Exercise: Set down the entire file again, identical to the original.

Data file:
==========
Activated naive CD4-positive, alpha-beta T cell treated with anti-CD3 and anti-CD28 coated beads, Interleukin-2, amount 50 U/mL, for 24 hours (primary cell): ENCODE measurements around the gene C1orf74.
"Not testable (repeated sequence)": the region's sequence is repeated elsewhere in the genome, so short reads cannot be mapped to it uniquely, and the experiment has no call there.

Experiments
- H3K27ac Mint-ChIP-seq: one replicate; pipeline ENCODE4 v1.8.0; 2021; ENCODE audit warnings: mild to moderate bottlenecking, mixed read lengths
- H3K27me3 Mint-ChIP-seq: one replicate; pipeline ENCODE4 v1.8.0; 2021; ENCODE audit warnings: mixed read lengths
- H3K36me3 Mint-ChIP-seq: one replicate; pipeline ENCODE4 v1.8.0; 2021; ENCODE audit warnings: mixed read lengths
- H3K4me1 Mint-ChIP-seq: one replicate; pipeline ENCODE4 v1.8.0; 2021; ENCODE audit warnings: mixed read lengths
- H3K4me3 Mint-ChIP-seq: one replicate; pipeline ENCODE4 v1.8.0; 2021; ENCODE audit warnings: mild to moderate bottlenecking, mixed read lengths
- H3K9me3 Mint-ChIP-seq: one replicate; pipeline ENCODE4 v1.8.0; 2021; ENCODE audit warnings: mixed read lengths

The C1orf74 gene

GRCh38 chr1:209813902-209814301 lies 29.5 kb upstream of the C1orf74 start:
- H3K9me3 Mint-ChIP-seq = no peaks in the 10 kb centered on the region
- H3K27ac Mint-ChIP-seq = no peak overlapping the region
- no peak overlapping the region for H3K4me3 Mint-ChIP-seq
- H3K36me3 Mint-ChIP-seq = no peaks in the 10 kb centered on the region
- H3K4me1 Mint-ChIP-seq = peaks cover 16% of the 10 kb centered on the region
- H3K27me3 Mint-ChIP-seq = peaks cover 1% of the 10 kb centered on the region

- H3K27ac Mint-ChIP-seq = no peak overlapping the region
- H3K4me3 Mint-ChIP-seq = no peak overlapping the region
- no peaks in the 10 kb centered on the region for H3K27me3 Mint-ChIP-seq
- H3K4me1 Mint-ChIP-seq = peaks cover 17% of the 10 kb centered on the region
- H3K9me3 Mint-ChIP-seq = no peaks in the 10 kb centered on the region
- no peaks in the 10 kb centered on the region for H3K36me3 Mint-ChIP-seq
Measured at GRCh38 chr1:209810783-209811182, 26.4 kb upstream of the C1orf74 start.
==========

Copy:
Activated naive CD4-positive, alpha-beta T cell treated with anti-CD3 and anti-CD28 coated beads, Interleukin-2, amount 50 U/mL, for 24 hours (primary cell): ENCODE measurements around the gene C1orf74.
"Not testable (repeated sequence)": the region's sequence is repeated elsewhere in the genome, so short reads cannot be mapped to it uniquely, and the experiment has no call there.

Experiments
- H3K27ac Mint-ChIP-seq: one replicate; pipeline ENCODE4 v1.8.0; 2021; ENCODE audit warnings: mild to moderate bottlenecking, mixed read lengths
- H3K27me3 Mint-ChIP-seq: one replicate; pipeline ENCODE4 v1.8.0; 2021; ENCODE audit warnings: mixed read lengths
- H3K36me3 Mint-ChIP-seq: one replicate; pipeline ENCODE4 v1.8.0; 2021; ENCODE audit warnings: mixed read lengths
- H3K4me1 Mint-ChIP-seq: one replicate; pipeline ENCODE4 v1.8.0; 2021; ENCODE audit warnings: mixed read lengths
- H3K4me3 Mint-ChIP-seq: one replicate; pipeline ENCODE4 v1.8.0; 2021; ENCODE audit warnings: mild to moderate bottlenecking, mixed read lengths
- H3K9me3 Mint-ChIP-seq: one replicate; pipeline ENCODE4 v1.8.0; 2021; ENCODE audit warnings: mixed read lengths

The C1orf74 gene

GRCh38 chr1:209813902-209814301 lies 29.5 kb upstream of the C1orf74 start:
- H3K9me3 Mint-ChIP-seq = no peaks in the 10 kb centered on the region
- H3K27ac Mint-ChIP-seq = no peak overlapping the region
- no peak overlapping the region for H3K4me3 Mint-ChIP-seq
- H3K36me3 Mint-ChIP-seq = no peaks in the 10 kb centered on the region
- H3K4me1 Mint-ChIP-seq = peaks cover 16% of the 10 kb centered on the region
- H3K27me3 Mint-ChIP-seq = peaks cover 1% of the 10 kb centered on the region

- H3K27ac Mint-ChIP-seq = no peak overlapping the region
- H3K4me3 Mint-ChIP-seq = no peak overlapping the region
- no peaks in the 10 kb centered on the region for H3K27me3 Mint-ChIP-seq
- H3K4me1 Mint-ChIP-seq = peaks cover 17% of the 10 kb centered on the region
- H3K9me3 Mint-ChIP-seq = no peaks in the 10 kb centered on the region
- no peaks in the 10 kb centered on the region for H3K36me3 Mint-ChIP-seq
Measured at GRCh38 chr1:209810783-209811182, 26.4 kb upstream of the C1orf74 start.